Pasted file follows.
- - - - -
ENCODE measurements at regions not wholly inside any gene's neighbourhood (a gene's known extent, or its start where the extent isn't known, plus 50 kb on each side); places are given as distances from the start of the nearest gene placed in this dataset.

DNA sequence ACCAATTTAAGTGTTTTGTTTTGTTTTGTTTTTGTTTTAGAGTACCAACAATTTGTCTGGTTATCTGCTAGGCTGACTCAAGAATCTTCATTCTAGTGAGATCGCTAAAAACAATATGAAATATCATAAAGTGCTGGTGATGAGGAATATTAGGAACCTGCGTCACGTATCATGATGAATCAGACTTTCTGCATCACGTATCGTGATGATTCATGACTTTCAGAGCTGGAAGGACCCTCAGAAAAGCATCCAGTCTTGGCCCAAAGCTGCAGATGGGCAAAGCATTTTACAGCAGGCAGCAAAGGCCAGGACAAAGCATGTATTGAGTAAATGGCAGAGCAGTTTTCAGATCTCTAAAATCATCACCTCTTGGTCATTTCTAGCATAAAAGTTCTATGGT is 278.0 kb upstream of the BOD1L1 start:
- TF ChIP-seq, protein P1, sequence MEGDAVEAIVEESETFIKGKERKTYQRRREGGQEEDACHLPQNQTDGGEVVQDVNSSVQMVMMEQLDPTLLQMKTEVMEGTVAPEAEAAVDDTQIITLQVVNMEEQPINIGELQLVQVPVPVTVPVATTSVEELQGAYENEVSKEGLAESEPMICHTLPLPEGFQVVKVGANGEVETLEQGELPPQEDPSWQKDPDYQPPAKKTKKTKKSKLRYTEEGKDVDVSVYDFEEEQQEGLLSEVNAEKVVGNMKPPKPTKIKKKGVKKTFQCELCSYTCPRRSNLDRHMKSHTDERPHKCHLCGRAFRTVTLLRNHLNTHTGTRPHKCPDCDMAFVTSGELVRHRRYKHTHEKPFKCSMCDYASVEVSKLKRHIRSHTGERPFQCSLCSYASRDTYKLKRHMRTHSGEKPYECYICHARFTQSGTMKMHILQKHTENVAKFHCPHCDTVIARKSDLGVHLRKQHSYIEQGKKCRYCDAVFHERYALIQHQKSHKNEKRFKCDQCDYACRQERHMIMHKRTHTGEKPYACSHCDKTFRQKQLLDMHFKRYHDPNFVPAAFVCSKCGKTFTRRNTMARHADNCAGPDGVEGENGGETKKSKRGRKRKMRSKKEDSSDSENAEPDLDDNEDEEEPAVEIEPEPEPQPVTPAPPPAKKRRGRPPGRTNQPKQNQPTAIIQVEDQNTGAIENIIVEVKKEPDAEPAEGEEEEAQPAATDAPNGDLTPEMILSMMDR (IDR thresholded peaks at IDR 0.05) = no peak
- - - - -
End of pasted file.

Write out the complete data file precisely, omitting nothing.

ENCODE measurements at regions not wholly inside any gene's neighbourhood (a gene's known extent, or its start where the extent isn't known, plus 50 kb on each side); places are given as distances from the start of the nearest gene placed in this dataset.

DNA sequence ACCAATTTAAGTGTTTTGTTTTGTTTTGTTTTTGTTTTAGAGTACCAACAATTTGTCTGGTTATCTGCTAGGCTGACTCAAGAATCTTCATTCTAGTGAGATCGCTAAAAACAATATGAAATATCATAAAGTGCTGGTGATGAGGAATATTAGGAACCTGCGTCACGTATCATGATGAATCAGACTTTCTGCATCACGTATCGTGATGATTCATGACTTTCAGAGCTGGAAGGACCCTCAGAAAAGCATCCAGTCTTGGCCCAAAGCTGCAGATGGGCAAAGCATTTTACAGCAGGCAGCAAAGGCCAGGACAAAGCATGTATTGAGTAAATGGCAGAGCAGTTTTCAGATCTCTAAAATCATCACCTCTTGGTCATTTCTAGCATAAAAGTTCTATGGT is 278.0 kb upstream of the BOD1L1 start:
- TF ChIP-seq, protein P1, sequence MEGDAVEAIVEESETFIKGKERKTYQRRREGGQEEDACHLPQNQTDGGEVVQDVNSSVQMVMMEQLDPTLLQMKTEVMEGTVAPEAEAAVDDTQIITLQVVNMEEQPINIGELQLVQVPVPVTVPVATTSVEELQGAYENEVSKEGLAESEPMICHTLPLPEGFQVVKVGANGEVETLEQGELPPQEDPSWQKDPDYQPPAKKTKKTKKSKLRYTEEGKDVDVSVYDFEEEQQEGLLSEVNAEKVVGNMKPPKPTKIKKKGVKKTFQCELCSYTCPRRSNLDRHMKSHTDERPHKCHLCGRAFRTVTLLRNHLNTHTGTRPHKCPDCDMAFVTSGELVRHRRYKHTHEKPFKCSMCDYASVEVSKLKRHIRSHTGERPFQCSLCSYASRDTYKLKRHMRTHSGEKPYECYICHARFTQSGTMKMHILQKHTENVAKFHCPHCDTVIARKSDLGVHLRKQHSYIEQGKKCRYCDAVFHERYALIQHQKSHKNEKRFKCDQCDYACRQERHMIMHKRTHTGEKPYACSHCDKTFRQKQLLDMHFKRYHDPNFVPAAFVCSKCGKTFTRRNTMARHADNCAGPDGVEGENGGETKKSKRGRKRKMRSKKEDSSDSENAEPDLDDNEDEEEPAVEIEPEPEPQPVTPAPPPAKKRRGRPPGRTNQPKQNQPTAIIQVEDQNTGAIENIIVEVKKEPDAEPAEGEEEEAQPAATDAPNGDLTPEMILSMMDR (IDR thresholded peaks at IDR 0.05) = no peak